A 12AX7 is likely to be found under your tube-based guitar, bass amplifier, or Hi-fi amplifier. You might even find a few. Because of its high gain, and low noise characteristics, the 12AX7 tube amplifier is the best choice. What are the best 12AX7 tubes?
Even though they are very popular, most people don’t know much about them. It can be nerve-racking to even change one. This ultimate guide will change everything! This article should be saved so that you can refer to it again when you have questions about the 12AX7.
Each 12AX7 is unique and has its own strengths and weaknesses. Some sound darker than others. Some sound louder than others. We have created the following comparison chart with reviews of what each tube brand brings to the table.
Top 12AX7 Tubs Review
These tubes are among the most popular 12AX7/ECC83 tubes available, and they are also affordable and easy-to-find. We’ve created recommendations for instrument amplifiers as well as HIFI applications.
Below are the main characteristics that we chose to rate: microphonics and noise.
These are the main features we believe you should expect from a 12AX7. We have given each tube an rating for its strengths and flaws.
- Microphonic Rating (1 being very low, 5 being very high)
- Noise Rating: 1 is very quiet, 5 is very loud.
- Frequency Response 1 being very dull, 10 being rich and vibrant
- We also tested a variety of amplifiers that could play different types of music.
- Revv Generator Mk2 High Gain and Clean Tones
- Vox AC30 Crunch Tones
- Marshall JCM 800 Vintage Crunch and Clean Tones
- Mesa Boogie Prodigy Bass Amp
- BoyuuRange Reisong A12-Hi-Fi Amplifier
1. PSVANE 12AX7
The PSVANE 12AX7-T is an amazing tube for musical instruments and HIFI Applications. This version has a full body, deep bass and pristine highs. Compared to others, it has a noticeable high-end performance. The Psvane performed better, is richer, thicker, and more complex.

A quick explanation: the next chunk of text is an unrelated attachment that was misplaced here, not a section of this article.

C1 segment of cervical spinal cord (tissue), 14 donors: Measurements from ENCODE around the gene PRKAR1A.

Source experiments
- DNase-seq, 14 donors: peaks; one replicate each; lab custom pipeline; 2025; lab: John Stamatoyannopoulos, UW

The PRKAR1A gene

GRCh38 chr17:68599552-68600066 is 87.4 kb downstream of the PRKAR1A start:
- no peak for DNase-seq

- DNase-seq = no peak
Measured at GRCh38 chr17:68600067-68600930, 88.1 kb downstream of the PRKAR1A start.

For musical instrument amplifiers, this tube was very well-balanced. The low end is present, but not overly muddy. When saturated, it was thick and fast enough to fill the room in a pleasing way. The top end was not overly aggressive, but rounded and musical.
If you are running any type of HI-FI equipment that is medium grade quality or higher, you will enjoy these tubes. The experience in both music and movies is well worth the money. They are also very quiet.
We recommend the PSVANE 12AX7-S for all applications.
2. JJ ECC83S
The JJ ECC83S is a very popular 12AX7 among guitar players and musicians. This tube is well-balanced and is relatively low in noise. JJ has become a very popular and well known brand over the last few decades, making durable tubes with good longevity. They are capable of taking a beating, standing up to aggressive touring and gigging.
This model is warmer sounding than other 12AX7 and is great if you are looking for a darker tone. If you have a harsh or bright sound, this version will tame that harshness. The low microphonics of this tube and good gain structure make this a great choice for guitar amps in the more aggressive realms.
The JJ 12AX7/ECC83S tube is recommended for high gain amplifiers that are focused on warmer rhythm aggressive sounds and music like:
- Hard rock
- Bass Amps
But they are also capable of delivering superb clean sounds and can work for blues, jazz and classic rock tones. For bass amps, this is also a great choice as they pack a punch.
This JJ ECC83S will work better in instrument amplifiers and is not recommended for HI-FI applications.
3. Groove Tube ECCC83
The Groove Tube 12AX7 is a Fender branded model, and it sings. This one has a stronger output, putting more bite into your high gain tones. Its ability to add beef to a saturated tone is over the top. This is the type that opens up your sound by providing a great presence across all frequencies.
Clean sounds were very rich and chimes providing a nice experience over all. The crunch tones were full of life and very detailed. Compared to other tubes, this one felt a bit more aggressive. The build quality is great, but because of the added aggression, there was a bit more noise compared to other tubes. A couple of the ones we tried had a slight ring to them when saturated, but nothing crazy.
This tube has that Marshall bite yet has a full-bodied mid-range and solid low end. Perfect for both rhythm and leads. Because of the full spectrum of sounds, bass amps will come to life with this model as well.